Sunday, May 11, 2008

Have Confidence

Photo by: chris.merwe

I’ve noticed a pattern. A large amount of productivity literature, blogs, and “hacks”, in the end tell a single story: Have the confidence to jump right in to your work. Often, they notice that there are certain barriers (self-created, or not) that are blocking your confidence or clouding your judgment so you simply cannot see clearly enough to have confidence. They then proceed to provide some tips on getting rid of those obstacles and get you back to jumping right in. That is, they modify the above phrase to: Take care of that garbage, then jump right in.

Let’s look at some favorites in the GTD, Lifehacky, blogging, and student communities and see what obstacles to confidence and getting started they wish to clear:

  1. Getting Things Done – David Allen: David Allen’s whole philosophy is based on “knowing what you’re not doing.” Another way he’s phrased it is having the confidence that what you are doing right now is exactly what you should be doing. Keeping list after list of next actions and projects is simply a way to make sure that when you’re performing a certain task, that’s exactly what you should be doing right now. Unfortunately, many of us get so enraptured with the process that we forget the doing altogether. Don't do this, it's deadly. You think you're being productive, while you're really just wasting your time. The obstacle is uncertainty due to a massive amount of "open loops", clear that quickly and get start working on something as soon as you can.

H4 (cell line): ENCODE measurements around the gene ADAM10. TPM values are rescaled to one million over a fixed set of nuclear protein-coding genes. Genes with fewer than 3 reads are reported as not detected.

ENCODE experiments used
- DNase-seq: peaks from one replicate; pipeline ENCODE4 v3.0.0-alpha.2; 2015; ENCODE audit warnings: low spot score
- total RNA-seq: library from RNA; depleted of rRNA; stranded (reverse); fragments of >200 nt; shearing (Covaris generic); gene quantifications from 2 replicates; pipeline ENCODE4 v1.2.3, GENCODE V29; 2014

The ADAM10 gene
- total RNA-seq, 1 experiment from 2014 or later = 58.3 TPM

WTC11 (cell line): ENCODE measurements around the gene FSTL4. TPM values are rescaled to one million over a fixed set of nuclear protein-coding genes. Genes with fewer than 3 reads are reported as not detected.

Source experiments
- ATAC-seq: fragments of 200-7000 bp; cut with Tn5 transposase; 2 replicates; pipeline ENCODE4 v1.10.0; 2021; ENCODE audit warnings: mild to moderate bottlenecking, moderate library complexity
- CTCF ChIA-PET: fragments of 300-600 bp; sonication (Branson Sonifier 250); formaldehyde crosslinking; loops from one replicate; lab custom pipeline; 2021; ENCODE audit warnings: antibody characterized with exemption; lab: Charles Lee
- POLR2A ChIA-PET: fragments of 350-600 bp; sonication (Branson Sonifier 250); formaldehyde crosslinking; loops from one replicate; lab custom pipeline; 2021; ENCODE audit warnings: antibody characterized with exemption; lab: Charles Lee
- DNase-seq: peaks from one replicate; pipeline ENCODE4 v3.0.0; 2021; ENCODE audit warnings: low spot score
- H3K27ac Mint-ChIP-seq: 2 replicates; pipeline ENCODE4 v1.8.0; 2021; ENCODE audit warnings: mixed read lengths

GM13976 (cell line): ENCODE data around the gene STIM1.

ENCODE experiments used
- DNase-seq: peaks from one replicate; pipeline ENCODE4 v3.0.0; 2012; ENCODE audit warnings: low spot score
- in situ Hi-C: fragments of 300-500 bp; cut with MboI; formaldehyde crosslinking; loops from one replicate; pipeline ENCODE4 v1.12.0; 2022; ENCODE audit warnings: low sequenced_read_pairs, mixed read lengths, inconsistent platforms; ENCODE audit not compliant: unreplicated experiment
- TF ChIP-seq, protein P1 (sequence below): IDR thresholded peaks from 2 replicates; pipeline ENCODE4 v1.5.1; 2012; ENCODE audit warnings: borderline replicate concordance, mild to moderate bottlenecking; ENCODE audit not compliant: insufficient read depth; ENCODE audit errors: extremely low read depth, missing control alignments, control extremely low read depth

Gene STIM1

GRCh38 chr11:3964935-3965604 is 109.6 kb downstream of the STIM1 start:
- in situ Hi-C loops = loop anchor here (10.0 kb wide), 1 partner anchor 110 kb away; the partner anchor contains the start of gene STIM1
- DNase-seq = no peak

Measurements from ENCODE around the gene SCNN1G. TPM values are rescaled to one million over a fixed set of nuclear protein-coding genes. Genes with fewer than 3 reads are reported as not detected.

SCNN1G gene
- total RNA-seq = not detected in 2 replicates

1. The Now Habit – Neil Fiore: This book is a gem and is all about having confidence. Niel Fiore, however, is not removing the hundred and one day to day obstacles that are cluttering your head like David Allen, but rather reaching for things deeper ingrained: the constant feelings of self-doubt, guilt, and fear that lead to procrastination. He advocates not pretending to be working all the time and scheduling in guilt-free play as ways to have more confidence to start and finish your projects (by habitually starting).

  1. Inbox Zero – Merlin Mann – 43 folders: In the same style as David Allen, Merlin argues that clearing your inbox (most often email inbox) and properly processing all the input, leads the way to clarity and confidence in what the hell it is that we should be doing in this email-ridden world. Massive email in your inbox is a huge confidence shaker as all the messages keeping nagging at your brain, trying to convince they contain the true tasks to be done right now. Clear the inbox obstacle, but then don't sit there and come up with a million crafty ways to filter your email world so a monkey could process it, just get started.

  1. MITs – Leo Babatua – Zen Habits: I of course love the idea of having a small number of things you need to do each day and write these tasks on my notecard for the day. Leo likes this idea too. This idea is simple, know what the absolute most important tasks of the day are and simply do them. Don’t do anything else until they are done. This is hardest when you don’t have confidence in the outcome. That’s why having them clearly written and immediately accessible is a useful tool in helping you not find other things to do to feed your fear of your most important tasks. Again, clear the obstacle of uncertainty and doubt ("I have so much to do, where the hell do I start?") by consciously deciding on the most important tasks, and starting on them as soon as possible.